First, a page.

We quickly stop for lunch under the shade of a palapa and from our seats witness life in the back alleys and around us. It is Sunday so there is no school and many children, in the little bit of sunshine we have today, are playing with the local dogs. Others are selling to tourists local pies, shawls, flowers, etc. A couple of kids carry iguanas around. A small girl has a greenish blue one that is only 2’ long and tethered to a thin bailing twine, a slightly older boy carries a yellowish green one that is about 4.5’ long and he asks if Mike (Hey Meeesterrr) wants to pet his iguana… A woman with two kids in tow carries a large bright green plastic container on her head, probably filled with tortillas in the making. She gracefully and without missing a beat walks around the low palapa roofing not hitting anything. Although the waves are quite large today, it doesn’t seem to stop tourists from visiting. Three large party boats are waiting to be unloaded and come for lunch – thankfully we arrived before the crowd.

We enjoyed watching someone else petting the iguana
Onward we finally make it to the base of the waterfalls we came to visit. Here, families have horses that tourists who do not want to hike up the half hour uphill walk can rent. We decline – what is another half hour after a half day’s hike already completed? We are happy to keep our legs in motion but also feel sad for some of these horses/mules/donkeys are so emaciated. There is no flat land for them to graze so they eat what is brought over by boat (mostly ground-up corn husks and corn cobs) which can get really costly. These families take turn renting these animals so each family eventually gets their opportunity at a little money. They also take turn raking clean the path to the waterfalls. Everything is quite spotless.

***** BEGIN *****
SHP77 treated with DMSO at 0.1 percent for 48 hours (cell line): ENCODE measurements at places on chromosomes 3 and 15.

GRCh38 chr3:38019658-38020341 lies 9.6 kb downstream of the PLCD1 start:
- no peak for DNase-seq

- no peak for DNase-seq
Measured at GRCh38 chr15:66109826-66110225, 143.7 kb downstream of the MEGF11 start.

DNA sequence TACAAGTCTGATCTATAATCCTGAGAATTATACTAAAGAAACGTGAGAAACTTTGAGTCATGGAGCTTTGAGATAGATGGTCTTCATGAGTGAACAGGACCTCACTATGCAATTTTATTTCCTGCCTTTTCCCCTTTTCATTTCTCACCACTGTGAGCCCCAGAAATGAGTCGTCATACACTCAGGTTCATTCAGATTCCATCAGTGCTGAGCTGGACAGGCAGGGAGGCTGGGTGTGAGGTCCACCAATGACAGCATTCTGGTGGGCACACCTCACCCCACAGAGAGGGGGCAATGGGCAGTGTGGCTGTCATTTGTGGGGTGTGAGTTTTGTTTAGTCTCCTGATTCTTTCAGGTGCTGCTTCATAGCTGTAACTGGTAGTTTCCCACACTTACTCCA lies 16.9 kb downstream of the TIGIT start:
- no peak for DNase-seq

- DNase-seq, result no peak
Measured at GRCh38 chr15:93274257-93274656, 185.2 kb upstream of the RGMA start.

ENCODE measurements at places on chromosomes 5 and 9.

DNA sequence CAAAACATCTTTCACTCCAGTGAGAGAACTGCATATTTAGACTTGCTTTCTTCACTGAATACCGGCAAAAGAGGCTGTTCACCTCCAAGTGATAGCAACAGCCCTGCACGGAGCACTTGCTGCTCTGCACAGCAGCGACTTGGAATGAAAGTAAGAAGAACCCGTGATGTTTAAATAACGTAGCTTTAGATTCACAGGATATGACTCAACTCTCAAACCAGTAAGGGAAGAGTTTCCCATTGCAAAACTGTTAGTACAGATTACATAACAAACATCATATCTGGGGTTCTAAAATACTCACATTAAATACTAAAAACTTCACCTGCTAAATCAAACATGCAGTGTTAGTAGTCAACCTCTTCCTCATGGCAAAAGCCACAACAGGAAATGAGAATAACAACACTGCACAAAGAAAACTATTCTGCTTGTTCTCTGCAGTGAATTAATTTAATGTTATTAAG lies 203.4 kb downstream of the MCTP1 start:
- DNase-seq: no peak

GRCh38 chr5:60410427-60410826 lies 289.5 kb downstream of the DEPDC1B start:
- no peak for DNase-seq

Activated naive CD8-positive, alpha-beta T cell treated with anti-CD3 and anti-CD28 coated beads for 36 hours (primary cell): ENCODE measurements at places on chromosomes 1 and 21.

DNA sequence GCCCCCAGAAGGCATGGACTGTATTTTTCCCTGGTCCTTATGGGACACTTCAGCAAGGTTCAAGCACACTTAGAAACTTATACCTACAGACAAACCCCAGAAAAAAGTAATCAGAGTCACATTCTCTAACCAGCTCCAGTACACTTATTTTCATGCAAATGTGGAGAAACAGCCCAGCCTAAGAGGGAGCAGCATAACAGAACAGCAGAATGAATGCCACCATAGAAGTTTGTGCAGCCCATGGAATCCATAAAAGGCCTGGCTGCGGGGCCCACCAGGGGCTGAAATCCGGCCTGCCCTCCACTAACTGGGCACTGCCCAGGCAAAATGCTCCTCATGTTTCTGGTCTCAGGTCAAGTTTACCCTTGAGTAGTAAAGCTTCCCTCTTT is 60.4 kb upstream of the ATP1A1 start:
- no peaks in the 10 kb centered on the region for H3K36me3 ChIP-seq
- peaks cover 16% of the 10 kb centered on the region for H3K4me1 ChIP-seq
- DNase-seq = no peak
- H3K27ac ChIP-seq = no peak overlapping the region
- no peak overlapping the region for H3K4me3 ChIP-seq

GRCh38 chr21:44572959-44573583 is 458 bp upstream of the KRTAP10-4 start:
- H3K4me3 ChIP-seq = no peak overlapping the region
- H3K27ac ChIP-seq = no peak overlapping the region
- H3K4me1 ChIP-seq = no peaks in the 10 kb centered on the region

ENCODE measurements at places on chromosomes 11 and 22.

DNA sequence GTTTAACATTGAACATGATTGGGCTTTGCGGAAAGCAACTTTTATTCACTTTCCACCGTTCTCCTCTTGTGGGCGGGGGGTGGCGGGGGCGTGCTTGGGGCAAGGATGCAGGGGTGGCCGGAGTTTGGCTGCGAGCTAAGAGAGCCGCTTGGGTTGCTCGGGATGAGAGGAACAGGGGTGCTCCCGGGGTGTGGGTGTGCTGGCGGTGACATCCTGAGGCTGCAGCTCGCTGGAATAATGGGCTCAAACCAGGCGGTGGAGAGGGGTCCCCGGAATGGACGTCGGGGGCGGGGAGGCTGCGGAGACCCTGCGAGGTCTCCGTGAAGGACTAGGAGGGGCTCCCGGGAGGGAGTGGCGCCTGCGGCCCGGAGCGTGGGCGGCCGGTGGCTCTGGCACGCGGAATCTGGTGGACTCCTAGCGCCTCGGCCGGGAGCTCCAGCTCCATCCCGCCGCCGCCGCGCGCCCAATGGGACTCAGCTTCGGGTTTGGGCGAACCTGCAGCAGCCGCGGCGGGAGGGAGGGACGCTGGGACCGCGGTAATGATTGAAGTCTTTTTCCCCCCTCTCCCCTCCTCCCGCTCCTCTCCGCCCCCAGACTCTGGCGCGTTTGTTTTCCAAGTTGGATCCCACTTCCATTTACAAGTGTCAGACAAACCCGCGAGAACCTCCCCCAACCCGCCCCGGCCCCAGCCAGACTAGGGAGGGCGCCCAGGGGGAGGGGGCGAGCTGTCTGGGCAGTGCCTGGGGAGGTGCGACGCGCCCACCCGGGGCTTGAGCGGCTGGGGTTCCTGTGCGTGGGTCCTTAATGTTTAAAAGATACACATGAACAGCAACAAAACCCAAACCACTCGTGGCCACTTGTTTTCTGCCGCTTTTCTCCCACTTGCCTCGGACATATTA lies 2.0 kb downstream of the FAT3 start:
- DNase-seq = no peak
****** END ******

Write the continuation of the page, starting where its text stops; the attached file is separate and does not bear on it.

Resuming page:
The waterfalls were not as spectacular as hoped but the other set of waterfalls up above is supposed to be 3 times higher and would’ve entailed another 2 hour hike and the day was just too short to accommodate – maybe another time. The water was very cold, clear, and refreshing. The whole hike was definitely worth it.

In order to return during daylight hours we hire a panga to rapidly take us back to the mouth of the river. That was probably the ‘scariest’ part of the trip. These kids, who probably learn to drive one of these before they can walk; go so fast above the large waves that we were nearly airborne most of the time. We all wondered if the sandbar would let us through or if we would have to wade out of here. On the way, a surfer hails the panga. They stop to pick him and his surfboard up. He digs out wet money somewhere out of his wet suit and off we go again. Despite his youth, the driver was a master and landed us safely tucked behind the sandbar which now instead of having stacks of plastic tables and chairs awaiting low tide to be spread around was covered with tourists everywhere.

The sun comes out in time to beckon us goodbye but it was just as well it was a cloudy day or the hike might have been too hot under its beaming rays.

We are quickly reminded of society’s needs as we drive around the large potholes the last two days of rains have helped create and there are people with dirt and shovels begging for money in white five gallon pails to help fix the road. Many in the tourist trades are eager to help pay so the tourists can be comfortable on their way to this little paradise.

We had a great day reuniting with the jungle and its many treasures. Hope you enjoyed the trip as well.